Memory

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Why do we forget our dishonest actions? Sclafani

We behave a lot more badly than we remember

We come across dishonest acts in our day-to-day lives. Perhaps we commit them as well. But, guess what? Most of us care so much about being moral that we tend to forget our unethical behavior.
The 1992 class photo from Morse High School in San Diego, California. Ewen Roberts/flickr

Why high school stays with us forever

Evolutionary psychology could explain why the memories and friendships formed during these years seem more vivid, potent and meaningful than those from any other stage of life.
Does your mum list all your siblings' names before she gets to yours? Don’t worry, she doesn’t love them more. from www.shutterstock.com.au

Peter, Paul, Kylie … David! Why we forget family members' names

How often has your own mother forgotten your name? Does she ever cycle through the names of each of your siblings – and perhaps even the family pet – before getting to yours?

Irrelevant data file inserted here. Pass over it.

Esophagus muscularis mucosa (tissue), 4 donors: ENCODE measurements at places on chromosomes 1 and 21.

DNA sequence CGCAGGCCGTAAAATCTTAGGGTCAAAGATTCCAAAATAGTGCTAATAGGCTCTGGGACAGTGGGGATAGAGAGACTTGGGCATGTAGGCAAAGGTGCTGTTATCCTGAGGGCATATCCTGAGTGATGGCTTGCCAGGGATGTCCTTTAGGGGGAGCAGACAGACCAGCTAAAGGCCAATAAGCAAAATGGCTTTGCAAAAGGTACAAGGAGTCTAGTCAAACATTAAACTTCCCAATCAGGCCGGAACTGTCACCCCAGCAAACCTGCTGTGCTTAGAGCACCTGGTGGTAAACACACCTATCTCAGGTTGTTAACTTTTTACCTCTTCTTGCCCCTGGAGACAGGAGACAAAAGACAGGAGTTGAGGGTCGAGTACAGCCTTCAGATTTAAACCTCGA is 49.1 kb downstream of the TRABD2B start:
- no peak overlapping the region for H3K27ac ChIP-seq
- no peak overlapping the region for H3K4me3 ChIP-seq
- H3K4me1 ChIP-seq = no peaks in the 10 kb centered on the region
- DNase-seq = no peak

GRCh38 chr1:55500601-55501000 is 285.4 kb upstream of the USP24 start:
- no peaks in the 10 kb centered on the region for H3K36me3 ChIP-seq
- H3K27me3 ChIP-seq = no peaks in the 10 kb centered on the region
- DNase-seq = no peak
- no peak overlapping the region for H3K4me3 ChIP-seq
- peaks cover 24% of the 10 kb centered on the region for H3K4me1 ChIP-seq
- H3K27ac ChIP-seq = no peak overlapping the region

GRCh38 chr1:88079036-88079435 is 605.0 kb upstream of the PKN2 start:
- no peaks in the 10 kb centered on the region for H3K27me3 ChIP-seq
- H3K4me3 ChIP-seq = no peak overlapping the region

The brain processes different facial features separately, so how does it tie them together? Shutterstock

How our modular brain pieces the world together

Different parts of our brains process different things, like the facial features, voices and the gait of people we know. But it takes memory to weave them all together into a single picture.
Traumatic events can stop the brain storing the context in which they took place. www.shutterstock.com

The possible cause of flashbacks discovered

Brain imaging study shows that we forget the context in which a traumatic event take place which could be crucial to avoiding negative loops.
Psychogenic fugue – when you can’t remember anything from your past. www.shutterstock.com

Memory loss: it’s not all amnesia

People lose their memory in many different ways. A neuropsychologist explains the lingo.
When we’re flooded with images, how much of their content do we retain? Penelope Umbrico, '541,795 Suns from Sunsets from Flickr (Partial) 01/23/06,' 2006-ongoing, detail, 2500 4 inch x 6 inch c-prints. Courtesy Mark Moore Gallery and Bruce Silverstein Gallery.

Exposed to a deluge of digital photos, we’re feeling the psychological effects of image overload

Snapping and sharing photographs has never been easier. But being inundated with images can have a host of unintended consequences, from heightened anxiety to impaired memory.

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